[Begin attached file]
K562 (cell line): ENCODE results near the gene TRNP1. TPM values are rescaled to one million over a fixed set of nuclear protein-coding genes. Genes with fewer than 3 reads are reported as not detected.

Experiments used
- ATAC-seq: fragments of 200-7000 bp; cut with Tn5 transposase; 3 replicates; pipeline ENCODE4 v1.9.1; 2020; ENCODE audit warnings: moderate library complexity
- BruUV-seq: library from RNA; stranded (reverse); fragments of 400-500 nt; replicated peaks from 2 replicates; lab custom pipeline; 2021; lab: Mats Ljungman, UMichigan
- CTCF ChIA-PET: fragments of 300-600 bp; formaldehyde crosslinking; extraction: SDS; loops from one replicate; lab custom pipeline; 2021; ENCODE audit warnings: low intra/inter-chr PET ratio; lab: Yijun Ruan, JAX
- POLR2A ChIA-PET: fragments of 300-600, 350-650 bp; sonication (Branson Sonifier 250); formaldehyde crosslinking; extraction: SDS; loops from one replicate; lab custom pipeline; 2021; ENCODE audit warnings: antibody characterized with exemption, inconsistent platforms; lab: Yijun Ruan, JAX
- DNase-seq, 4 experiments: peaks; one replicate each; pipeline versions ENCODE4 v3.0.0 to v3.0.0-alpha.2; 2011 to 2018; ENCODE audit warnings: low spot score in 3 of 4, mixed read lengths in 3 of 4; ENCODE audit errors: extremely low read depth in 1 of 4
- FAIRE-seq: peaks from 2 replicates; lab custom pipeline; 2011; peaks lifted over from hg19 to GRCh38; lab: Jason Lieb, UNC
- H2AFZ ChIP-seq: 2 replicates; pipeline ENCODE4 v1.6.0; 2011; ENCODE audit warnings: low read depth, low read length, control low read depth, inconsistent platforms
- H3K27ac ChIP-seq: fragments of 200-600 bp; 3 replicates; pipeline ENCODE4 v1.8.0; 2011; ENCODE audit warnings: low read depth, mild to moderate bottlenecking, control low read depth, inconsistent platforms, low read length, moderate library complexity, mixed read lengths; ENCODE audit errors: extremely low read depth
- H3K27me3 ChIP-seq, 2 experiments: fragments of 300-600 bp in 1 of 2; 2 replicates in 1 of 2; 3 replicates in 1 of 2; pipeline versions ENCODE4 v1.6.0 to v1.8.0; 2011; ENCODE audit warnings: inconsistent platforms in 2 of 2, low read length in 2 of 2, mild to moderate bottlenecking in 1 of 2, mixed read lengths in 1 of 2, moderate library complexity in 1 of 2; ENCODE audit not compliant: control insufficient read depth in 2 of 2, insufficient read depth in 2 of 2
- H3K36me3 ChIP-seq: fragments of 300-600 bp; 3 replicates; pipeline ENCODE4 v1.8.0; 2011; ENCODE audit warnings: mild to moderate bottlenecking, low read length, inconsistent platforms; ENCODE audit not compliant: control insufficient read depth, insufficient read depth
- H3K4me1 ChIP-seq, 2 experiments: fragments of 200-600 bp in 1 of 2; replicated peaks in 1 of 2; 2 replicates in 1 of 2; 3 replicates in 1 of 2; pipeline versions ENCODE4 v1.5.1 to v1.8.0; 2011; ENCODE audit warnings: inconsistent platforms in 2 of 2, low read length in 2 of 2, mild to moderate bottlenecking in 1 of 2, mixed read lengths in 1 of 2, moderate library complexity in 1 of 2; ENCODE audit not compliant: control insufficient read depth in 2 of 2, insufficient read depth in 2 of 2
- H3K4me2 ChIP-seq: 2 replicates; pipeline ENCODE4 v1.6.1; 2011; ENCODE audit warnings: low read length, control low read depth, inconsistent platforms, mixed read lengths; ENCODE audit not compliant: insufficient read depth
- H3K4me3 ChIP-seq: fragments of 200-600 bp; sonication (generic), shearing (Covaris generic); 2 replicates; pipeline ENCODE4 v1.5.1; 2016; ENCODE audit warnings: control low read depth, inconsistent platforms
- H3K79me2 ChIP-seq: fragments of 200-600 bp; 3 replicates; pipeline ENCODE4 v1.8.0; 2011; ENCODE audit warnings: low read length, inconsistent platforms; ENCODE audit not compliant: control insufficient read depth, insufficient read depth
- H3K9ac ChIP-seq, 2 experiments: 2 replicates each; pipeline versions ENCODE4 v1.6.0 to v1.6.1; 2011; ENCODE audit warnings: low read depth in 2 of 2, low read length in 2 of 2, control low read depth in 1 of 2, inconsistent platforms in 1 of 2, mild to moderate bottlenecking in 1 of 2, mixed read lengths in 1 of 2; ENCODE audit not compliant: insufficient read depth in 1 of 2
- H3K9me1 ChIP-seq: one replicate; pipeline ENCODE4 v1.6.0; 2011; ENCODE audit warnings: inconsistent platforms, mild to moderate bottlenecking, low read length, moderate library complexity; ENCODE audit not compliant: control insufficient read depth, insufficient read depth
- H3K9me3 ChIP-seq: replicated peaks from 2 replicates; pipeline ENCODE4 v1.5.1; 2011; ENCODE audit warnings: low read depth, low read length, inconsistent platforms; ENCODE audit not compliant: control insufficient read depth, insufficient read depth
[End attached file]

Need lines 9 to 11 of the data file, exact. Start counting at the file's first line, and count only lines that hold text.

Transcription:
- H2AFZ ChIP-seq: 2 replicates; pipeline ENCODE4 v1.6.0; 2011; ENCODE audit warnings: low read depth, low read length, control low read depth, inconsistent platforms
- H3K27ac ChIP-seq: fragments of 200-600 bp; 3 replicates; pipeline ENCODE4 v1.8.0; 2011; ENCODE audit warnings: low read depth, mild to moderate bottlenecking, control low read depth, inconsistent platforms, low read length, moderate library complexity, mixed read lengths; ENCODE audit errors: extremely low read depth
- H3K27me3 ChIP-seq, 2 experiments: fragments of 300-600 bp in 1 of 2; 2 replicates in 1 of 2; 3 replicates in 1 of 2; pipeline versions ENCODE4 v1.6.0 to v1.8.0; 2011; ENCODE audit warnings: inconsistent platforms in 2 of 2, low read length in 2 of 2, mild to moderate bottlenecking in 1 of 2, mixed read lengths in 1 of 2, moderate library complexity in 1 of 2; ENCODE audit not compliant: control insufficient read depth in 2 of 2, insufficient read depth in 2 of 2